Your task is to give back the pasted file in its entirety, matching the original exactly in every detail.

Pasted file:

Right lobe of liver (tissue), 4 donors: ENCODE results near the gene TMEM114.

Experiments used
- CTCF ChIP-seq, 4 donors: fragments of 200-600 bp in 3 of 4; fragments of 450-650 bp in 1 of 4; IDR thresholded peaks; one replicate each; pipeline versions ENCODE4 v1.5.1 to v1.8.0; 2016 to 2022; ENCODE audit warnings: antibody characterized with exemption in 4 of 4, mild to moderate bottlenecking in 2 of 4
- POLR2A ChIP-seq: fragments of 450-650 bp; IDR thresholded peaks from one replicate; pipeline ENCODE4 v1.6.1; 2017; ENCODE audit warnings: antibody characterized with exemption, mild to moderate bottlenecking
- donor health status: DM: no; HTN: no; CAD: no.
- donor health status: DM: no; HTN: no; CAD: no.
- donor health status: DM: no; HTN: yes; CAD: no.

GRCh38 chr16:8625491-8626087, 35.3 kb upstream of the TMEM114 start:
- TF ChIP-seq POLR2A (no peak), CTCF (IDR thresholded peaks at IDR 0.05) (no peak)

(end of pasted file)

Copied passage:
Right lobe of liver (tissue), 4 donors: ENCODE results near the gene TMEM114.

Experiments used
- CTCF ChIP-seq, 4 donors: fragments of 200-600 bp in 3 of 4; fragments of 450-650 bp in 1 of 4; IDR thresholded peaks; one replicate each; pipeline versions ENCODE4 v1.5.1 to v1.8.0; 2016 to 2022; ENCODE audit warnings: antibody characterized with exemption in 4 of 4, mild to moderate bottlenecking in 2 of 4
- POLR2A ChIP-seq: fragments of 450-650 bp; IDR thresholded peaks from one replicate; pipeline ENCODE4 v1.6.1; 2017; ENCODE audit warnings: antibody characterized with exemption, mild to moderate bottlenecking
- donor health status: DM: no; HTN: no; CAD: no.
- donor health status: DM: no; HTN: no; CAD: no.
- donor health status: DM: no; HTN: yes; CAD: no.

GRCh38 chr16:8625491-8626087, 35.3 kb upstream of the TMEM114 start:
- TF ChIP-seq POLR2A (no peak), CTCF (IDR thresholded peaks at IDR 0.05) (no peak)